Now we get to the RV, or recreational vehicle. Man, do these babies span the continuum! We have pick-up truck campers, RV’s that you drive with the living quarters attached, we have those that are pulled behind a rig and those that are pulled from the bed of a truck. I believe the amount of money you can spend in this category has no ceiling! The sky is literally the limit to the size and amenities. These folks are generally found with hookups to electricity and water. Many will have a generator (do not get me started on those) and most consider these rigs their home. They must, as they live in and around it like a house, with carpets, chairs, tables, kids, dogs, sinks, gazebos. This list, too, can go on and on. Personally, I did not want the expense, the upkeep, or the limitations theses campers would and do have. I am certain these are a great fit for those who use them, but that is not me at this time. This group will pay more to sleep somewhere, will use more gas, and will take more care and maintenance for upkeep and repair. These babies are a commitment for sure, but payoff with every possible convenience of an actual stick house.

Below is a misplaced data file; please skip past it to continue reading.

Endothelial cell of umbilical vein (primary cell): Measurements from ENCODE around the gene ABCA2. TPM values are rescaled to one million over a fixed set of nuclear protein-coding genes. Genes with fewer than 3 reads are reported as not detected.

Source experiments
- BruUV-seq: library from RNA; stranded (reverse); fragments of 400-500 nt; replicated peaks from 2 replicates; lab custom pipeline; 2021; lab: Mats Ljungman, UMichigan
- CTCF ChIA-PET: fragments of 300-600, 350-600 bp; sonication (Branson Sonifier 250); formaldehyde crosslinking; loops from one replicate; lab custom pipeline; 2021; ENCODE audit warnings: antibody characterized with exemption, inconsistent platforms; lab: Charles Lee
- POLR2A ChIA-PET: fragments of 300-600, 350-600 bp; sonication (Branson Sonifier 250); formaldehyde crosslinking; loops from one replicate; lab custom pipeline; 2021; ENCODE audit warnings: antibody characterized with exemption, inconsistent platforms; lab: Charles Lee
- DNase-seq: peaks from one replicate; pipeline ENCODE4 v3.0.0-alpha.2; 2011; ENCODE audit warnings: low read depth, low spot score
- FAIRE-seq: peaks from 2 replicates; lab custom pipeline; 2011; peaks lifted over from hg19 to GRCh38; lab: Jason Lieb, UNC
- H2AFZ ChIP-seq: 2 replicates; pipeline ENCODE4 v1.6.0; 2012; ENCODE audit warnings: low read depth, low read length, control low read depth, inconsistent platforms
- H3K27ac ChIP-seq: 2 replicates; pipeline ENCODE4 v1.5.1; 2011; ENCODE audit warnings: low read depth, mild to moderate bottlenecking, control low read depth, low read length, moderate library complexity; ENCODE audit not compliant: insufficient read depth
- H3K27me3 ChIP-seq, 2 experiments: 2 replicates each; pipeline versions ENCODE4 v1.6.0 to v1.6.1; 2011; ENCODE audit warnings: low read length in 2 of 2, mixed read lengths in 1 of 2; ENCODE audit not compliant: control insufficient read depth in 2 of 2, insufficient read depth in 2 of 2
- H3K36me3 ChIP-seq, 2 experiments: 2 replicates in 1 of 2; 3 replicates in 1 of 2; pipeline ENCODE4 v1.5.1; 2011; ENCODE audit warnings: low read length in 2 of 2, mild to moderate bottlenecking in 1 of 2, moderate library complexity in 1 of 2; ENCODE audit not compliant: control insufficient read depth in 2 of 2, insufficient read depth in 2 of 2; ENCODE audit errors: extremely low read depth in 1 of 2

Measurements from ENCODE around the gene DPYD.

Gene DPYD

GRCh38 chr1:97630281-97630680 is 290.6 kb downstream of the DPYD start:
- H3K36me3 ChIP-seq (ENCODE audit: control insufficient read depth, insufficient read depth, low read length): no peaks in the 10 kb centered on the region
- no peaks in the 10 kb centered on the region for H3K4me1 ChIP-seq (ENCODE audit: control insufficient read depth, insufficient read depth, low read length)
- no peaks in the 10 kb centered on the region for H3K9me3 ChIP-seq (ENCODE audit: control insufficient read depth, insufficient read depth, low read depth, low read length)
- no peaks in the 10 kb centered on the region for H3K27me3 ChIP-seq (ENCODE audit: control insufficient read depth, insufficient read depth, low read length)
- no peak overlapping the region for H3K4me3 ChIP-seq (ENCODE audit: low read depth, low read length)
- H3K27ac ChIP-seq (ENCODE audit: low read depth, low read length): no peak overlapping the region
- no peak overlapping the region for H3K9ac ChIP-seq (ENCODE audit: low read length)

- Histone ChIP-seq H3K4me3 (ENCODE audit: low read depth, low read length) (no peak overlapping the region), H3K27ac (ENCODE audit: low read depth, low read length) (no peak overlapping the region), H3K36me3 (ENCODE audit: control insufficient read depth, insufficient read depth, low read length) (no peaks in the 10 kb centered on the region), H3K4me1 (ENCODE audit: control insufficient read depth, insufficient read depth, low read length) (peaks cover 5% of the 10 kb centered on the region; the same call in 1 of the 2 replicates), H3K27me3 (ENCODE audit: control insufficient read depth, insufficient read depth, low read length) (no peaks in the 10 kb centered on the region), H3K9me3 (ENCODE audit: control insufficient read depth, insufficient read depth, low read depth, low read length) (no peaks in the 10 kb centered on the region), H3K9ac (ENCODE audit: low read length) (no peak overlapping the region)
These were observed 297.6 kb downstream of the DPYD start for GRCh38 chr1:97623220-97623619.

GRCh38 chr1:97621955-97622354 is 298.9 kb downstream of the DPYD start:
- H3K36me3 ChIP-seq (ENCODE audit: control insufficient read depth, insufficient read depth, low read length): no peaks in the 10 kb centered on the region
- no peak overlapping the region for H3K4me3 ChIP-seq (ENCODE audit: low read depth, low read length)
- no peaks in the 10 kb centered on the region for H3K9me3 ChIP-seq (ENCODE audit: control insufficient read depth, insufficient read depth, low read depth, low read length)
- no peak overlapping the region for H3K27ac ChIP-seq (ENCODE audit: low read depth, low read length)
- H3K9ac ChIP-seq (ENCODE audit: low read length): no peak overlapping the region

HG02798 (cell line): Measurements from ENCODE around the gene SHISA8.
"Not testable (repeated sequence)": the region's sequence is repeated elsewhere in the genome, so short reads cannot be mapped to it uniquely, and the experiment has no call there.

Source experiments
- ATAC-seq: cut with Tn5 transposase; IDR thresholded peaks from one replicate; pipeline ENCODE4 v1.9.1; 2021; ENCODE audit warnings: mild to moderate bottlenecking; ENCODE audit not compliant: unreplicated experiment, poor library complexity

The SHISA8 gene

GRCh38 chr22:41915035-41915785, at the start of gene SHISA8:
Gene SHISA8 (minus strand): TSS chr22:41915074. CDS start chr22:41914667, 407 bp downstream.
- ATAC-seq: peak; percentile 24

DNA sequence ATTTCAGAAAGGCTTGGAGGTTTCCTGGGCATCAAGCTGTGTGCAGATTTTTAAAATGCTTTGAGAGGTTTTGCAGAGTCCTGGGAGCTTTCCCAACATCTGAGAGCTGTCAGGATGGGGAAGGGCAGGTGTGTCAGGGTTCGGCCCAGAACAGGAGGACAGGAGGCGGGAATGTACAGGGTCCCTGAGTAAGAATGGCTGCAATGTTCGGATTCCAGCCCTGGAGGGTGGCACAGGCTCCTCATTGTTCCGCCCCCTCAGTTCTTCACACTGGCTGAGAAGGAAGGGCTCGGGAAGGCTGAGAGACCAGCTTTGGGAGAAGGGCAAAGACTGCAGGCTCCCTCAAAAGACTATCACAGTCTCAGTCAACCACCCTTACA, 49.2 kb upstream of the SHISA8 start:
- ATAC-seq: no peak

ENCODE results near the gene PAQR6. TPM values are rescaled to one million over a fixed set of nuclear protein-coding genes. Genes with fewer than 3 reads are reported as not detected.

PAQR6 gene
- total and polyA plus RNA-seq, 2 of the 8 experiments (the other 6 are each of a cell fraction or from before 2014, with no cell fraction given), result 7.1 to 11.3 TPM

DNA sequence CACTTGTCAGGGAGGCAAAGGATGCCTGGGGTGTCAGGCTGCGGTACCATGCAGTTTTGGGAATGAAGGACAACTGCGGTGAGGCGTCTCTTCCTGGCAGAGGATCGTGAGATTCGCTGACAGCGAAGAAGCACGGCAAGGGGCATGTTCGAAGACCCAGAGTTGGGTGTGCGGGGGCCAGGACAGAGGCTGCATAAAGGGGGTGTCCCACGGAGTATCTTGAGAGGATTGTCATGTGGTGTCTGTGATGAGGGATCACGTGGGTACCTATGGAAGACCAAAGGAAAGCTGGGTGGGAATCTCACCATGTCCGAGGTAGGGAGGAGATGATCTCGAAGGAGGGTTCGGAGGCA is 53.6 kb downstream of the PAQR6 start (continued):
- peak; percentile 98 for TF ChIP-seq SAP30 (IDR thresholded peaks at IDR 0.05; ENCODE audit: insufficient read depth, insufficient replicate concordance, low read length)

Not ready to commit? Try an RV rental. I see them at all the National Parks and major highways. This will be a good way to travel, maybe as a group and share expenses, or to test run before the commitment of an actual RV purchase. These are the drive-and-live in type that come in a few different sizes and one that goes in the bed of a pick-up truck. Completely self-contained and returnable when the adventure is over. I would note that reservations and expenses will take some planning.
The only other group I can think of are the glampers. These folks will rent a yurt or canvas tent, camping cabin, or a little cottage. Well, the canvas tent is pushing it for these dear hearts. That is camping for this group. My friend Kalyn is solidly, unapologetically and comfortably in this group. She knows her limitations and she sticks by her guns. She is confident in what she likes and she is comfortable paying for it, scheduling around it, and staying in her zone. You go girl, get your glamping on!
I think that about covers the types of campers and camping I have seen and observed. I enjoy the variety of people, styles, approaches, foibles and fumbles. Yup, we all make mistakes at one time or another. Let us practice until we get it right. Or at least until we do it better. Hey, at least we are out here trying.
Happy camping all!